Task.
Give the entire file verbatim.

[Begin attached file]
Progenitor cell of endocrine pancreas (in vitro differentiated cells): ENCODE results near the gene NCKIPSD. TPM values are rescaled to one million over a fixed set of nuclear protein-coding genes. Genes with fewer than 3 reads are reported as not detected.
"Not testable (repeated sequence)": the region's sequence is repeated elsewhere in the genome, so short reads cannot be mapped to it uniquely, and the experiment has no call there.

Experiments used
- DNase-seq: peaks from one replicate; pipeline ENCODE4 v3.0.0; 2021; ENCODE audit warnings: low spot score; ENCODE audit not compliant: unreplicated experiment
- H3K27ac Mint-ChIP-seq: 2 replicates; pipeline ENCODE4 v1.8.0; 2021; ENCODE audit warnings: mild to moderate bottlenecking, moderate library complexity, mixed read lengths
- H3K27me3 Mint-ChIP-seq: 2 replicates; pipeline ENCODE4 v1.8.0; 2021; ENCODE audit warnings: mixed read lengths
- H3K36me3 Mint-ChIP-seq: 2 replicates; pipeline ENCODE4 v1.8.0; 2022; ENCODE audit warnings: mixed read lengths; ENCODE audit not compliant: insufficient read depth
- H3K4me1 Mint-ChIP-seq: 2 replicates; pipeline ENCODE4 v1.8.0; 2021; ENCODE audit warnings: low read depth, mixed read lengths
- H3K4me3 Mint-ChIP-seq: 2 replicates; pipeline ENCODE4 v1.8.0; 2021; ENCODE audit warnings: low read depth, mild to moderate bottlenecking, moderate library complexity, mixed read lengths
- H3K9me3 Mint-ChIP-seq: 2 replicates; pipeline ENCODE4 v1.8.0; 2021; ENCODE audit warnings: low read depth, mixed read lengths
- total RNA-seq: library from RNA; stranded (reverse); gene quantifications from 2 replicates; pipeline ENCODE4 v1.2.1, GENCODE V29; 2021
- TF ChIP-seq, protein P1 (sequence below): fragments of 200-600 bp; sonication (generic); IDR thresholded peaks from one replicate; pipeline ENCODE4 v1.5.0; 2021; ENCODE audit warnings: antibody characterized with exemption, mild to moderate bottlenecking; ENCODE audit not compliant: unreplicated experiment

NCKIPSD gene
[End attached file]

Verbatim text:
Progenitor cell of endocrine pancreas (in vitro differentiated cells): ENCODE results near the gene NCKIPSD. TPM values are rescaled to one million over a fixed set of nuclear protein-coding genes. Genes with fewer than 3 reads are reported as not detected.
"Not testable (repeated sequence)": the region's sequence is repeated elsewhere in the genome, so short reads cannot be mapped to it uniquely, and the experiment has no call there.

Experiments used
- DNase-seq: peaks from one replicate; pipeline ENCODE4 v3.0.0; 2021; ENCODE audit warnings: low spot score; ENCODE audit not compliant: unreplicated experiment
- H3K27ac Mint-ChIP-seq: 2 replicates; pipeline ENCODE4 v1.8.0; 2021; ENCODE audit warnings: mild to moderate bottlenecking, moderate library complexity, mixed read lengths
- H3K27me3 Mint-ChIP-seq: 2 replicates; pipeline ENCODE4 v1.8.0; 2021; ENCODE audit warnings: mixed read lengths
- H3K36me3 Mint-ChIP-seq: 2 replicates; pipeline ENCODE4 v1.8.0; 2022; ENCODE audit warnings: mixed read lengths; ENCODE audit not compliant: insufficient read depth
- H3K4me1 Mint-ChIP-seq: 2 replicates; pipeline ENCODE4 v1.8.0; 2021; ENCODE audit warnings: low read depth, mixed read lengths
- H3K4me3 Mint-ChIP-seq: 2 replicates; pipeline ENCODE4 v1.8.0; 2021; ENCODE audit warnings: low read depth, mild to moderate bottlenecking, moderate library complexity, mixed read lengths
- H3K9me3 Mint-ChIP-seq: 2 replicates; pipeline ENCODE4 v1.8.0; 2021; ENCODE audit warnings: low read depth, mixed read lengths
- total RNA-seq: library from RNA; stranded (reverse); gene quantifications from 2 replicates; pipeline ENCODE4 v1.2.1, GENCODE V29; 2021
- TF ChIP-seq, protein P1 (sequence below): fragments of 200-600 bp; sonication (generic); IDR thresholded peaks from one replicate; pipeline ENCODE4 v1.5.0; 2021; ENCODE audit warnings: antibody characterized with exemption, mild to moderate bottlenecking; ENCODE audit not compliant: unreplicated experiment

NCKIPSD gene